There are many ways to apply compost. It is great as a starter media for vegetable transplants or nursery stock, if weed seeds can be eliminated. If available and possible, it is especially advantageous to mix in mychorrizal spores selected for the target crop to your potting soil. Another simple, but effective method of using compost is mixing maize seeds or potato seed pieces with compost in a bag just before field planting to inoculate them with good soil biology, just as one would inoculate legume seeds with selected nitrogen-fixing bacteria before planting. Compost can be applied in furrows or placed on top of a vegetable bed in a layer up to two inches (five cm) deep. At ECHO, we are experimenting with applying 250-500 grams of manure, worm compost, and/or regular compost in holes directly below a vegetable transplant and maize planting station. So far, the results are promising. In our most recent trials we have been substituting worm compost in place of fertilizer, placing the compost below the surface and laying down a thick mulch (e.g. cut vetiver grass, wood chips, leftover stems and leaves from our goat feed) at the surface of most all our plantings. This targeted below-plant application of compost and surface mulching has resulted in decent vegetable (carrot, squash, tomato, and bean) yields and is consistent with the successful maize production system promoted in southern Africa called Farming God’s Way, which will be featured in an upcoming EDN issue.
How does the soil foodweb relate to acid soils, aluminum toxicity, and phosphate fixation?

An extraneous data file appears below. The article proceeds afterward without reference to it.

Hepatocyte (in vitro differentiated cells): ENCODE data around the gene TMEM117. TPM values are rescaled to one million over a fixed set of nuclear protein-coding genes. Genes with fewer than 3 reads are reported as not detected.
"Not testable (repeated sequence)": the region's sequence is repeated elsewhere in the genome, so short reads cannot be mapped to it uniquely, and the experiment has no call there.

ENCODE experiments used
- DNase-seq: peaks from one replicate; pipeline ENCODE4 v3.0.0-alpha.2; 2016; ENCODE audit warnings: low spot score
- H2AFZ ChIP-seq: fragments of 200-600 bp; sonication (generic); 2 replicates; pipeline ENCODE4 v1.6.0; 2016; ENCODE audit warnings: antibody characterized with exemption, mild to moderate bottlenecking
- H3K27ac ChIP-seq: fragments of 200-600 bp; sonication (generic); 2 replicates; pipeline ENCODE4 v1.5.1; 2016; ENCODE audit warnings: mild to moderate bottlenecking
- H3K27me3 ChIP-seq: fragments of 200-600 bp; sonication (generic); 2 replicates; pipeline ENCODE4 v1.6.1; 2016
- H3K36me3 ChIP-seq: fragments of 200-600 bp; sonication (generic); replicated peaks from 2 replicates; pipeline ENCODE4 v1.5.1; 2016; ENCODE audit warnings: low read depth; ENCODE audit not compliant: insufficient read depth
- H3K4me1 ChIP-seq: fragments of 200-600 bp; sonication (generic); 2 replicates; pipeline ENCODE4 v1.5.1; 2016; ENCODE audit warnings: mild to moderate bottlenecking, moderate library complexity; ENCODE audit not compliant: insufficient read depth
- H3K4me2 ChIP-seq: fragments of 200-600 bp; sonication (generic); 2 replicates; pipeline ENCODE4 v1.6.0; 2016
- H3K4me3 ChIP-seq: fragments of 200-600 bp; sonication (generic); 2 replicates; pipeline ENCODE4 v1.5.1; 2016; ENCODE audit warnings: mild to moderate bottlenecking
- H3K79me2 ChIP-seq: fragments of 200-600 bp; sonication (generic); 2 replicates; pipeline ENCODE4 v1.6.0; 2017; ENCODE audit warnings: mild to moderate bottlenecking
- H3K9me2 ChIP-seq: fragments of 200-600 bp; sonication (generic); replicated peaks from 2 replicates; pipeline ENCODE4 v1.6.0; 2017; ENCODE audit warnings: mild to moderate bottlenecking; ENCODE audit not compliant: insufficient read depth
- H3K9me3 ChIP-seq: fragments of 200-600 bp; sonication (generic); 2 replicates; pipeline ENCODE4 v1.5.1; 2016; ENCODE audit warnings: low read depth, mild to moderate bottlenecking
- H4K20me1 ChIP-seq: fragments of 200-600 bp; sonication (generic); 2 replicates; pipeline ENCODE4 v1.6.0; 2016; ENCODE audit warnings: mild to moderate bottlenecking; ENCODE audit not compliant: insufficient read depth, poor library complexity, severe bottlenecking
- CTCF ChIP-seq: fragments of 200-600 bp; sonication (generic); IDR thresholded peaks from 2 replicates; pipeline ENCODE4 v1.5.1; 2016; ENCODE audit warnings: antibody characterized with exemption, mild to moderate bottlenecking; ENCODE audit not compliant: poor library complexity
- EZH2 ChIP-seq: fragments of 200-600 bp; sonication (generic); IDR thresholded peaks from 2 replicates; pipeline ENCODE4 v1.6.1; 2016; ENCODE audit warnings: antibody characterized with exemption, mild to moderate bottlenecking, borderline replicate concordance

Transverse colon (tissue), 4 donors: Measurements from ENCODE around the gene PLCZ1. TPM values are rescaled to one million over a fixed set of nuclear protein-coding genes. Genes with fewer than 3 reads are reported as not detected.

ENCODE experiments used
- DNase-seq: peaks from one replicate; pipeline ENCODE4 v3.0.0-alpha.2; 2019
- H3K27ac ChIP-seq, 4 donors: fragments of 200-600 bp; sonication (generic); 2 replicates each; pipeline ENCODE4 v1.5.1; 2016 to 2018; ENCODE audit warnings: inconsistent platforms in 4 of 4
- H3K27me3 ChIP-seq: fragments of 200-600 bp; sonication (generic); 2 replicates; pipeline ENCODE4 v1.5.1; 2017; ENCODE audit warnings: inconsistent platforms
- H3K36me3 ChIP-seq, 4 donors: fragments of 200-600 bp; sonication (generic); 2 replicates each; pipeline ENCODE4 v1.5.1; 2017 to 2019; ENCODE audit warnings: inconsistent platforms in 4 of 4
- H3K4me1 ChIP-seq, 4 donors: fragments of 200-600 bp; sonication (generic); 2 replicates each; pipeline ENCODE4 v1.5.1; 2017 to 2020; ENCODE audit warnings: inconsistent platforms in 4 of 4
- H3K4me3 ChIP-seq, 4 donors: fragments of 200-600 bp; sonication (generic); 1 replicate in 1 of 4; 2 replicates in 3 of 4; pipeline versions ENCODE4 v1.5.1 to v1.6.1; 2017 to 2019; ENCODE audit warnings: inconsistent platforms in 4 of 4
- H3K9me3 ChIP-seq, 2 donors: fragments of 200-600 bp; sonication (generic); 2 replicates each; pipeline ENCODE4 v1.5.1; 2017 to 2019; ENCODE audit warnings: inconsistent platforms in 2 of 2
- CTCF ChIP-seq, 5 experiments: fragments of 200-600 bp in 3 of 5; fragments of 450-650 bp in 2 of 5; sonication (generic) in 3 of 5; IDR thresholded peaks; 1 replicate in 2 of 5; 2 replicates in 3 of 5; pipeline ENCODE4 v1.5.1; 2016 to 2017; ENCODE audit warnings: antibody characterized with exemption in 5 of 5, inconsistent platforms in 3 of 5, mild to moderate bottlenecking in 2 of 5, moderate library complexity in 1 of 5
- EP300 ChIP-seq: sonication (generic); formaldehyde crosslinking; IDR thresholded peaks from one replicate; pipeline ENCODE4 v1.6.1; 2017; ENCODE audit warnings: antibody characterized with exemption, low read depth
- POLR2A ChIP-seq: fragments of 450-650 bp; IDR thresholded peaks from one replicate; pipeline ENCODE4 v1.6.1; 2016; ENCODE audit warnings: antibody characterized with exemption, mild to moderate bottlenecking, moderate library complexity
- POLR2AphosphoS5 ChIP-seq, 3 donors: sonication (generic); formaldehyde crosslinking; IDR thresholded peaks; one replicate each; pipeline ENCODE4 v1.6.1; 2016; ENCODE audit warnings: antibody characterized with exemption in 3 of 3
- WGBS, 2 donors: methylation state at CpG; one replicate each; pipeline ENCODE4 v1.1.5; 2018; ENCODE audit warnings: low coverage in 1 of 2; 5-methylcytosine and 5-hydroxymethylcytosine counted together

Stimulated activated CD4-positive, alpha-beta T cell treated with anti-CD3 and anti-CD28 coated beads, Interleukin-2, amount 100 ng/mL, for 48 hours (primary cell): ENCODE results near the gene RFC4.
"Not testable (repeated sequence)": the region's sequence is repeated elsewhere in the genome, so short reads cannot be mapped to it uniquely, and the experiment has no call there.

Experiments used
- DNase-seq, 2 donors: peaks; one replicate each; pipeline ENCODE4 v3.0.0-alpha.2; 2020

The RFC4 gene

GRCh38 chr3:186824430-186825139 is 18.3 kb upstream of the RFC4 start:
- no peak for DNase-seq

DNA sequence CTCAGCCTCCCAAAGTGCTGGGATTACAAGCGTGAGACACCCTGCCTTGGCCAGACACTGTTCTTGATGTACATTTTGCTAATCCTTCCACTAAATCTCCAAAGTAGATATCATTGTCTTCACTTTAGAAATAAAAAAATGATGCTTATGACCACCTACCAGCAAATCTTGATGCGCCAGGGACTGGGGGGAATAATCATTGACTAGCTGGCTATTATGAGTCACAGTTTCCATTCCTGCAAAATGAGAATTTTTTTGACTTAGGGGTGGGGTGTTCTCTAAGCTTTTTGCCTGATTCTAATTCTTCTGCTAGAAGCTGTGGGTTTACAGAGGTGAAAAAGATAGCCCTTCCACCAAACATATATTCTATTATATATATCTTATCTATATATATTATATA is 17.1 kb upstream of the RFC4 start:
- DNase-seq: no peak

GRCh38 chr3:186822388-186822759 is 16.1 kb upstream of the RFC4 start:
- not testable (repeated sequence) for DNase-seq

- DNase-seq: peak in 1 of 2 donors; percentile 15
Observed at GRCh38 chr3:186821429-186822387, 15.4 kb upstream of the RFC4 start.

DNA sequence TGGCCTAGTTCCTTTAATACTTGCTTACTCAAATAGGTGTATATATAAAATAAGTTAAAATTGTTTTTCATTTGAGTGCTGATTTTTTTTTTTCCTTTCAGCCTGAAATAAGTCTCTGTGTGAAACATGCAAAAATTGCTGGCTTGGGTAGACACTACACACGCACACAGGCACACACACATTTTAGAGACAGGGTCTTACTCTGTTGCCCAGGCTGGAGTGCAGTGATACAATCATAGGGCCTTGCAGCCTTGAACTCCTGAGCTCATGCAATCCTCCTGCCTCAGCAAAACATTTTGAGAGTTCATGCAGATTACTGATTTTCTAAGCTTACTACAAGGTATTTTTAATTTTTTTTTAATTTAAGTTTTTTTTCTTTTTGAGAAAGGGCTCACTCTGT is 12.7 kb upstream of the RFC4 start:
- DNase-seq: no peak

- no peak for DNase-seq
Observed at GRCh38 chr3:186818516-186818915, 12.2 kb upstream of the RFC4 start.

Many soils, especially in the southern tropical belt, tend to be acid by origin (Haynes and Mokolobate, 2001). This often results in aluminum toxicity and limited phosphorus availability. The standard recommendation is to use huge amounts of lime and phosphorus based fertilizers to achieve satisfactory crop production. Such inputs are expensive and out-of-reach for small-scale farmers and high rates of lime are injurious to soil fungi. There are, however, numerous examples where conservation farming methods have increased soil organic matter, reduced Al toxicity and increased P availability (Haynes and Mokolobate, 2001). One explanation is that organic matter, particularly humic substances that have been created through many different soil organisms, has an enormous capacity to interact with metal ions, oxides, hydroxides, mineral and organic compounds forming water soluble and water-insoluble complexes. Aluminum is complexed with these humic substances, rendering it nontoxic to crops and positively influencing nutrient availability (FAO Soil Bulletin#80).